This type of analysis — in which it is shown that science cannot avoid human influence — came to be called social constructivism and remained a little-known speciality until the early 1990s. Then some scientists began a war with the social constructivists, throwing them into the spotlight. Suddenly, sociologists were being blamed for the growing troubles of science, from the rejection of confidence in genetically modified foods to the diminution of funding, symbolized by the demise in the United States of the Superconducting Super Collider in 1993.

It was said that sociologists were trying to undermine science. But we were not questioning the results of the great experiments, merely examining how the consensus about their interpretation was established. The conclusions of most of us were moderate: science could not deliver the absolute certainties of religion or morality, and scientists were not priests but rather skilful artisans, reaching towards universal truths but inevitably falling short. Far from being anti-science, we were trying to safeguard science against the danger of claiming more than it could deliver. If science presents itself as revealed truth it will inevitably disappoint, inviting a dangerous reaction; even the most talented craftsmen have their off-days, whereas a god must never fail.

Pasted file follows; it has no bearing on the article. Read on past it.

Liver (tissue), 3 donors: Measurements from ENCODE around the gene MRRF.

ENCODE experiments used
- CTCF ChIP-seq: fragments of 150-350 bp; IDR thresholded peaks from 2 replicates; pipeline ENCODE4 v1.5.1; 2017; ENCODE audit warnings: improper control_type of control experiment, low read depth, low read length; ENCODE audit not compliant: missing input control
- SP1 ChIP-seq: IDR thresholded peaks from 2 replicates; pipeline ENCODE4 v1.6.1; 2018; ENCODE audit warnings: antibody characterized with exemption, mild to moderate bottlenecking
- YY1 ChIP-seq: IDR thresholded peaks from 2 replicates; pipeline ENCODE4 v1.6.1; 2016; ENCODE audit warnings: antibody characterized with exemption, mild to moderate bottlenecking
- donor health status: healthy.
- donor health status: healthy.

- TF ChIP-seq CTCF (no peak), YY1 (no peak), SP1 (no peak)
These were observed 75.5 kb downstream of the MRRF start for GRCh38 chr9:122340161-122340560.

Warriors disarm

By around 2000, the production of books, papers and conferences contributing to the science wars had pretty well stopped, whereas science studies grew in size and influence. Serious sociologists and serious scientists made friends and occasionally published joint works2. Society could not simply return to the way things were during wave one, as the science warriors would have preferred; the scepticism born of the second wave could not simply be forgotten.

By definition, the logic of a sceptical argument defeats any amount of evidence; one can deduce that no inference from observation can ever be certain, that one cannot be sure that the future will be like the past, and that nothing is exactly like anything else, making the process of experimental repetition more complicated than it seems. The work of sociologists was simply to show how this played out in the practice of the laboratory.

Post-modernists have become comfortable in their cocoon of cynicism.